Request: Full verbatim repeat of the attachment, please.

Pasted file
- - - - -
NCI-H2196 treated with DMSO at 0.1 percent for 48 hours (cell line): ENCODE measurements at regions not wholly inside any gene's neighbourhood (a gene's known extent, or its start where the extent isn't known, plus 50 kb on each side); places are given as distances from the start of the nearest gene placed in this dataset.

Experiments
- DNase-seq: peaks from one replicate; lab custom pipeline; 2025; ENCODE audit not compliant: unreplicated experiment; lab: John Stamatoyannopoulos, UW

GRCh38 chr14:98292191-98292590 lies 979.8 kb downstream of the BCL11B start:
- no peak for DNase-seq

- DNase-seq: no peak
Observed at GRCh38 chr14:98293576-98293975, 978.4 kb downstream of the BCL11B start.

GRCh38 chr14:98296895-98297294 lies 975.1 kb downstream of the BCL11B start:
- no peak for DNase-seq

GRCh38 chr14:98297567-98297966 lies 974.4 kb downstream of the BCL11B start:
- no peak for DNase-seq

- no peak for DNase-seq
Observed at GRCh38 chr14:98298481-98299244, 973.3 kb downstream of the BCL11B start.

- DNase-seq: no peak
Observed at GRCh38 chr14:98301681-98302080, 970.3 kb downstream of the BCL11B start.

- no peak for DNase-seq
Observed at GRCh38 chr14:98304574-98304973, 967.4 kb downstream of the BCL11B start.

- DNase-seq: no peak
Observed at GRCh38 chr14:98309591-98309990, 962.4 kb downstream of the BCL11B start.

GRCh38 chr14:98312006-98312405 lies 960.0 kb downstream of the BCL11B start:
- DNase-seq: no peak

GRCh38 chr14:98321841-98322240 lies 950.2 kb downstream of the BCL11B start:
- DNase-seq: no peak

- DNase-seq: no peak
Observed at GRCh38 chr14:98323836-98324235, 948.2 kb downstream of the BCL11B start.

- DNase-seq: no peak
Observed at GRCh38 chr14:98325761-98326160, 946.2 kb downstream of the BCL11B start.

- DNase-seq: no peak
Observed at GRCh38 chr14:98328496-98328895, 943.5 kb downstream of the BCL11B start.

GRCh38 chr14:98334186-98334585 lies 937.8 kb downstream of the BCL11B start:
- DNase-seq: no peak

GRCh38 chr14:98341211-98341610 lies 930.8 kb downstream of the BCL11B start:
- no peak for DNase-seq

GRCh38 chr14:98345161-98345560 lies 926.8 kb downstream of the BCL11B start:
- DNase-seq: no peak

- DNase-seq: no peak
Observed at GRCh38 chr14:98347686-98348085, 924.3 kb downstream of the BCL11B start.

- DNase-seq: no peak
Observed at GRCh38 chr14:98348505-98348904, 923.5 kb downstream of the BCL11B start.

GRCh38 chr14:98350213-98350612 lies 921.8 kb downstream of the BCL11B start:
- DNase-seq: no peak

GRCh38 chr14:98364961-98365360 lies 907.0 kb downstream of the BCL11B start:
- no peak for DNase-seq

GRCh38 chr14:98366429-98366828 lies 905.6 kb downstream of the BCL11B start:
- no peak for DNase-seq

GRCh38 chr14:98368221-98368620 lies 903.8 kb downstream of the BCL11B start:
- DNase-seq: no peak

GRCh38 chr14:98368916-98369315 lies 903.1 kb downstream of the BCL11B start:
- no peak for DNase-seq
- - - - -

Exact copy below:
NCI-H2196 treated with DMSO at 0.1 percent for 48 hours (cell line): ENCODE measurements at regions not wholly inside any gene's neighbourhood (a gene's known extent, or its start where the extent isn't known, plus 50 kb on each side); places are given as distances from the start of the nearest gene placed in this dataset.

Experiments
- DNase-seq: peaks from one replicate; lab custom pipeline; 2025; ENCODE audit not compliant: unreplicated experiment; lab: John Stamatoyannopoulos, UW

GRCh38 chr14:98292191-98292590 lies 979.8 kb downstream of the BCL11B start:
- no peak for DNase-seq

- DNase-seq: no peak
Observed at GRCh38 chr14:98293576-98293975, 978.4 kb downstream of the BCL11B start.

GRCh38 chr14:98296895-98297294 lies 975.1 kb downstream of the BCL11B start:
- no peak for DNase-seq

GRCh38 chr14:98297567-98297966 lies 974.4 kb downstream of the BCL11B start:
- no peak for DNase-seq

- no peak for DNase-seq
Observed at GRCh38 chr14:98298481-98299244, 973.3 kb downstream of the BCL11B start.

- DNase-seq: no peak
Observed at GRCh38 chr14:98301681-98302080, 970.3 kb downstream of the BCL11B start.

- no peak for DNase-seq
Observed at GRCh38 chr14:98304574-98304973, 967.4 kb downstream of the BCL11B start.

- DNase-seq: no peak
Observed at GRCh38 chr14:98309591-98309990, 962.4 kb downstream of the BCL11B start.

GRCh38 chr14:98312006-98312405 lies 960.0 kb downstream of the BCL11B start:
- DNase-seq: no peak

GRCh38 chr14:98321841-98322240 lies 950.2 kb downstream of the BCL11B start:
- DNase-seq: no peak

- DNase-seq: no peak
Observed at GRCh38 chr14:98323836-98324235, 948.2 kb downstream of the BCL11B start.

- DNase-seq: no peak
Observed at GRCh38 chr14:98325761-98326160, 946.2 kb downstream of the BCL11B start.

- DNase-seq: no peak
Observed at GRCh38 chr14:98328496-98328895, 943.5 kb downstream of the BCL11B start.

GRCh38 chr14:98334186-98334585 lies 937.8 kb downstream of the BCL11B start:
- DNase-seq: no peak

GRCh38 chr14:98341211-98341610 lies 930.8 kb downstream of the BCL11B start:
- no peak for DNase-seq

GRCh38 chr14:98345161-98345560 lies 926.8 kb downstream of the BCL11B start:
- DNase-seq: no peak

- DNase-seq: no peak
Observed at GRCh38 chr14:98347686-98348085, 924.3 kb downstream of the BCL11B start.

- DNase-seq: no peak
Observed at GRCh38 chr14:98348505-98348904, 923.5 kb downstream of the BCL11B start.

GRCh38 chr14:98350213-98350612 lies 921.8 kb downstream of the BCL11B start:
- DNase-seq: no peak

GRCh38 chr14:98364961-98365360 lies 907.0 kb downstream of the BCL11B start:
- no peak for DNase-seq

GRCh38 chr14:98366429-98366828 lies 905.6 kb downstream of the BCL11B start:
- no peak for DNase-seq

GRCh38 chr14:98368221-98368620 lies 903.8 kb downstream of the BCL11B start:
- DNase-seq: no peak

GRCh38 chr14:98368916-98369315 lies 903.1 kb downstream of the BCL11B start:
- no peak for DNase-seq